Is the weekend after the appearance of naked Donald Trump statues in a number of American cities a good time to point out that the whole concept of rape plays a major role in the Trump presidential campaign?
Probably as good a time as any.
Because it does play a significant role, in ways large and small, this use of rape and sexual assault as an emotional frame for his politics.
It began on day one of his campaign, within the first three minutes of his announcement speech, when he started talking about Mexican rapists crossing the border and heading north.
In October, he told a strange story intended to make a point of some kind about Syrian refugees, and as the Truthout site put it, "In essence, he described Syrian refugees as snakes and America as a naïve woman. Again, it's the framing of foreign men as a sexual threat and the damsel-in-distress imagery for the nation. He capped it off in a May 2016 speech when he said, "We can't continue to allow China to rape our country."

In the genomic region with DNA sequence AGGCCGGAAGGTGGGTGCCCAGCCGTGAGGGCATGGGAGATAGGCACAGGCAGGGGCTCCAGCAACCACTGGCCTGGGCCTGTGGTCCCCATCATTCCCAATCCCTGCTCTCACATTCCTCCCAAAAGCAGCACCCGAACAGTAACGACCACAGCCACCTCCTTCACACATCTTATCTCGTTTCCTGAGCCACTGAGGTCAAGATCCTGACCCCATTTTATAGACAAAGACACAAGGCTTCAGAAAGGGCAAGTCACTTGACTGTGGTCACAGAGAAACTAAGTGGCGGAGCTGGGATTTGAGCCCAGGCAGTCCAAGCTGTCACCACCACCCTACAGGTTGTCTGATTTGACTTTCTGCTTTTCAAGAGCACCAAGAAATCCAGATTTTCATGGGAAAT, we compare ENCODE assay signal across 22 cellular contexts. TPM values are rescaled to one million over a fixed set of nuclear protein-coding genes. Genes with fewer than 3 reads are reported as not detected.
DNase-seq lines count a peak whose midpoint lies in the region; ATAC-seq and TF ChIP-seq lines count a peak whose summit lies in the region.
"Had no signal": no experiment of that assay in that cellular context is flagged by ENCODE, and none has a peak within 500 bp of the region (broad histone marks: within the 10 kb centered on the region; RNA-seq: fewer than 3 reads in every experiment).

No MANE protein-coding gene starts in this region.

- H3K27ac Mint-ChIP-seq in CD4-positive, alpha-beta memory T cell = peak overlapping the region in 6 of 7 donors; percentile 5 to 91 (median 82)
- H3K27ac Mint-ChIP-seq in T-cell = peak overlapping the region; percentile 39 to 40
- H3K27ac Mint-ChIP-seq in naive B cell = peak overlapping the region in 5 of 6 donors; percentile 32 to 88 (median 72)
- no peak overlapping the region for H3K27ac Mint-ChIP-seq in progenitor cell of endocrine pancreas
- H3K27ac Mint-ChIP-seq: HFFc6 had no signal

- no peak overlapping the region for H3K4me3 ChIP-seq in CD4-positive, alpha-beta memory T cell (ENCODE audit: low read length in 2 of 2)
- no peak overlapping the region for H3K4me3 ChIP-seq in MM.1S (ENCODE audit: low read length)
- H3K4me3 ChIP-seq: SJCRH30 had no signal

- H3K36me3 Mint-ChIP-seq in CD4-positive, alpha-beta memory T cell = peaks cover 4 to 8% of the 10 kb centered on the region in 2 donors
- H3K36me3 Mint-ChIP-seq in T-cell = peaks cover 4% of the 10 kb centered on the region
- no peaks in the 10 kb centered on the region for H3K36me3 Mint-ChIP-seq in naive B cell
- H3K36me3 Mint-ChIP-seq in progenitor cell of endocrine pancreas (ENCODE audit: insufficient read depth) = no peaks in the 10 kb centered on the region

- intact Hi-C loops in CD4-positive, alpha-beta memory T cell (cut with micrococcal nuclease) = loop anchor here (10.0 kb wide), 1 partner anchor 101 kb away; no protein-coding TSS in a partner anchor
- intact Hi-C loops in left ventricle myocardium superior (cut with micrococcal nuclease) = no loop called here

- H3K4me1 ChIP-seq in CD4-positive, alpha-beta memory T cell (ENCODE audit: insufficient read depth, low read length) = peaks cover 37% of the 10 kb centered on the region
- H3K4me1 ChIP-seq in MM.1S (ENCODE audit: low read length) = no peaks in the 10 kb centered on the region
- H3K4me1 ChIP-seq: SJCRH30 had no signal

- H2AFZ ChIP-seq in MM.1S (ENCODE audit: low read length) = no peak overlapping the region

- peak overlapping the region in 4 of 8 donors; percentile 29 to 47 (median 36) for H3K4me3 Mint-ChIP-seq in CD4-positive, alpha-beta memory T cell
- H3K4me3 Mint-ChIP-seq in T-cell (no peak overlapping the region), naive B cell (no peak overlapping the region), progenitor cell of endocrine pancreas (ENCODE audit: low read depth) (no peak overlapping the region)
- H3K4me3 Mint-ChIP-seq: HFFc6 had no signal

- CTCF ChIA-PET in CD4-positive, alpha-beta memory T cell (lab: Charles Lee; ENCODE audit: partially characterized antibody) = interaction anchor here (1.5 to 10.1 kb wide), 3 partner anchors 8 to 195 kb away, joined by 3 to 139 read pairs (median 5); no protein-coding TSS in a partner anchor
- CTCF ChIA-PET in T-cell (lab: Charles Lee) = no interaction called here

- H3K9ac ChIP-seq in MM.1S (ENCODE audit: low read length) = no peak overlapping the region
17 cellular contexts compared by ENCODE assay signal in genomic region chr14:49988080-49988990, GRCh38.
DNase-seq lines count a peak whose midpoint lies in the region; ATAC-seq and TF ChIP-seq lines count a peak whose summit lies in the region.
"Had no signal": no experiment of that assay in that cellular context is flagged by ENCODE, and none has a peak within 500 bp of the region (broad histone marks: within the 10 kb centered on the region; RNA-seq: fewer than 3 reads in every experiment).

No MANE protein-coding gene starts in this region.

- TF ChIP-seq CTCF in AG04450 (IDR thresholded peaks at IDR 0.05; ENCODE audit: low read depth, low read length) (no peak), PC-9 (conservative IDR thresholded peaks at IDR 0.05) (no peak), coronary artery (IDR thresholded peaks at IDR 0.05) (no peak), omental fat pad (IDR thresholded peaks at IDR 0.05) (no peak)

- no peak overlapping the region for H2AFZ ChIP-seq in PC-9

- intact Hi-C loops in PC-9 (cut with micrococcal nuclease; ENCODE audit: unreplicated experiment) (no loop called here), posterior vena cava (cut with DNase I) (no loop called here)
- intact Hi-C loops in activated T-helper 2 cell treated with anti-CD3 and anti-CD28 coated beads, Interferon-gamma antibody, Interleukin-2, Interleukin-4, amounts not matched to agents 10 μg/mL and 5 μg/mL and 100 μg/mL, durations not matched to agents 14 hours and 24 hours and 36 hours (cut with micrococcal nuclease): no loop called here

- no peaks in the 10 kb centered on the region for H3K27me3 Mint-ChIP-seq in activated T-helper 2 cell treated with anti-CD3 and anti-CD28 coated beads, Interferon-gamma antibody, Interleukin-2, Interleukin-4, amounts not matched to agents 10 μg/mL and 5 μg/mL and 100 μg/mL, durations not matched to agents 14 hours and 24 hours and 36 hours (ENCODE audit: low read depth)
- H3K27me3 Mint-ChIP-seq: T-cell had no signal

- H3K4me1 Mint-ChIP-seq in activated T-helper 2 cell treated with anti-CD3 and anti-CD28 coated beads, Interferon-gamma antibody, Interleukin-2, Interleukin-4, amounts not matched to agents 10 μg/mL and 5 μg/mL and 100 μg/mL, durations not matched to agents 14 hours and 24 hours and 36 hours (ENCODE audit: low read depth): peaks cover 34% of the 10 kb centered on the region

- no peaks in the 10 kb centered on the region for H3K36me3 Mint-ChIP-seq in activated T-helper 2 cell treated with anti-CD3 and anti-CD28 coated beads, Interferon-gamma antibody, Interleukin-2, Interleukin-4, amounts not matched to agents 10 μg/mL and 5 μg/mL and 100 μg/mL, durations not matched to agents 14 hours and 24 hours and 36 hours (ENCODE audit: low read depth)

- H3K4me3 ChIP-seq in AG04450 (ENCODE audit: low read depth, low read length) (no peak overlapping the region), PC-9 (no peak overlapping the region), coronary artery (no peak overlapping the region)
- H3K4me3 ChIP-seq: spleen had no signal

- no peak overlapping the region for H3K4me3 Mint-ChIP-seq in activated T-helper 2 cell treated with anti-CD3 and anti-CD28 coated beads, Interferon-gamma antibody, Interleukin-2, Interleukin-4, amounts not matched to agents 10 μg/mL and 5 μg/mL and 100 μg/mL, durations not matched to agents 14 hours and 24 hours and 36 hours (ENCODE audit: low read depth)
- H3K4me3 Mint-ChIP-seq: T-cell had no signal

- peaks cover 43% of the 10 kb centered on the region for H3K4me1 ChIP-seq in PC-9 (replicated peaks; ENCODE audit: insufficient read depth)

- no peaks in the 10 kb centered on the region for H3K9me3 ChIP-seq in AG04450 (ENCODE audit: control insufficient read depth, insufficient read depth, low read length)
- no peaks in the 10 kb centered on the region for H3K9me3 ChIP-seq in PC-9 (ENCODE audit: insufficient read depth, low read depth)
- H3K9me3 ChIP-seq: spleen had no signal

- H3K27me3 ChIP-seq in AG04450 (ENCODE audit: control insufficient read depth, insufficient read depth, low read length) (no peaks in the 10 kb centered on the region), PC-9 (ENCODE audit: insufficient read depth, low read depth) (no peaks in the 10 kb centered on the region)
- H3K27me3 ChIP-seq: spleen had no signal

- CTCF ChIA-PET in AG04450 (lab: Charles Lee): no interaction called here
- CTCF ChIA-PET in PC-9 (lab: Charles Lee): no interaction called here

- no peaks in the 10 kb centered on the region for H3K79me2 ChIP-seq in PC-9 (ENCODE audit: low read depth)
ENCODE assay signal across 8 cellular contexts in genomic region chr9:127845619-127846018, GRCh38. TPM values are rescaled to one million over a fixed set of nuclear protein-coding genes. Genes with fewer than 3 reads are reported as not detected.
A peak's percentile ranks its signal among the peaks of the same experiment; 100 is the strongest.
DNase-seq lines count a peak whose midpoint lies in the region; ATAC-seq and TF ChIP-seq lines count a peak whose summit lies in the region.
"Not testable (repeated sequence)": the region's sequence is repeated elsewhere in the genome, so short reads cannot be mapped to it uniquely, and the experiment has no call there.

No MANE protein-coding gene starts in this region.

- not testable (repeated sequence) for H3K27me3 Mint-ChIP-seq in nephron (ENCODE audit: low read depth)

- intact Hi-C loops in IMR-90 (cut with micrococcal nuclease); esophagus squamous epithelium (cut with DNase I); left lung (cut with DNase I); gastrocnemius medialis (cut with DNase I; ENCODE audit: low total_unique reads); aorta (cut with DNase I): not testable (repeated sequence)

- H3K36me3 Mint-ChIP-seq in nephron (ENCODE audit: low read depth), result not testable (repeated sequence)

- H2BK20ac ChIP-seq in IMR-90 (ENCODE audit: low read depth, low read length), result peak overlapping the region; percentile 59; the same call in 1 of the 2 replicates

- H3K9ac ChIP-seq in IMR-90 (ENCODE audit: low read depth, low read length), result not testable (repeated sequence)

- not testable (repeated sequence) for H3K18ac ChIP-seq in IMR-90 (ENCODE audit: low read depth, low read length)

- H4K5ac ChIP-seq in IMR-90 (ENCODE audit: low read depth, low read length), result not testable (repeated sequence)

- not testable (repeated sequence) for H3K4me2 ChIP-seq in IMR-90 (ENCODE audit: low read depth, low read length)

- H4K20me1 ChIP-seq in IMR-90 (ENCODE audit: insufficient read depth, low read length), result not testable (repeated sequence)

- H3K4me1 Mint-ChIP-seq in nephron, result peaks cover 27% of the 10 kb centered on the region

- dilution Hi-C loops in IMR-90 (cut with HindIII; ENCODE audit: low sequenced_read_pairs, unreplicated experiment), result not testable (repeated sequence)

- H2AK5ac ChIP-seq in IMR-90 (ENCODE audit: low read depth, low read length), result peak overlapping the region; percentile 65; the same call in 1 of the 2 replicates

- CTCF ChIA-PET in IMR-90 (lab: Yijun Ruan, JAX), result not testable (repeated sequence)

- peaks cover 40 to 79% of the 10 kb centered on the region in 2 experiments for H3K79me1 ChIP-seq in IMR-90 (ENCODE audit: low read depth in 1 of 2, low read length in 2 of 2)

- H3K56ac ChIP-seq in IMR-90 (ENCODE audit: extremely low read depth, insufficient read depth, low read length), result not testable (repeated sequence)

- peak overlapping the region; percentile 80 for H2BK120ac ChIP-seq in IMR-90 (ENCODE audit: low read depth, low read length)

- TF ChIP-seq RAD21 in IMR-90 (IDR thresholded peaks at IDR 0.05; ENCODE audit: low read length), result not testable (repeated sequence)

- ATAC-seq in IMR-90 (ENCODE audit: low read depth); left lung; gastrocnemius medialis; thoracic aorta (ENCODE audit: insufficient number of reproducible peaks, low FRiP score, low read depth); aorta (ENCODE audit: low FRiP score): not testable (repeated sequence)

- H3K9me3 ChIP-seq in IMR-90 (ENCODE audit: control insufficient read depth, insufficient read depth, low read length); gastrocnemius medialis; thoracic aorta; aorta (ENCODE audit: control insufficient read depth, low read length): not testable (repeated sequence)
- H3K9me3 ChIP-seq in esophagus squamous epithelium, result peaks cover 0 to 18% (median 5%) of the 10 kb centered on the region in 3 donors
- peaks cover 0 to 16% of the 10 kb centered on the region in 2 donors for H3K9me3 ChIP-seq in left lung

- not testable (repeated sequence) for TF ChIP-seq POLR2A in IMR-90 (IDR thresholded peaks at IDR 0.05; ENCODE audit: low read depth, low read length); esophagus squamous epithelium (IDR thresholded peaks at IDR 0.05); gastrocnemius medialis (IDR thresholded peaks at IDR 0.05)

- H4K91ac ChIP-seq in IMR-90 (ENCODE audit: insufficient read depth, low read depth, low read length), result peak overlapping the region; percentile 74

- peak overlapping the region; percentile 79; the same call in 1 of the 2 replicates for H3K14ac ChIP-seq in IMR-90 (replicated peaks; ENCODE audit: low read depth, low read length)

Rape is, of course, a political subject in the United States and understandably so. Some activists speak of a "rape culture." There are specific complaints based in hard statistics about such matters as the numbers of rape kits which go untested. But these are not part of Trump's conversation.
There are also, of course, assault allegations women have made against Trump; until they're resolved, in the spirit of innocent until proven guilty, they're just allegations.
But the use of rape as a concept, as a bludgeon to make people fearful and defensive, is bad enough by itself when the user is someone seeking to become president of the United States. - rs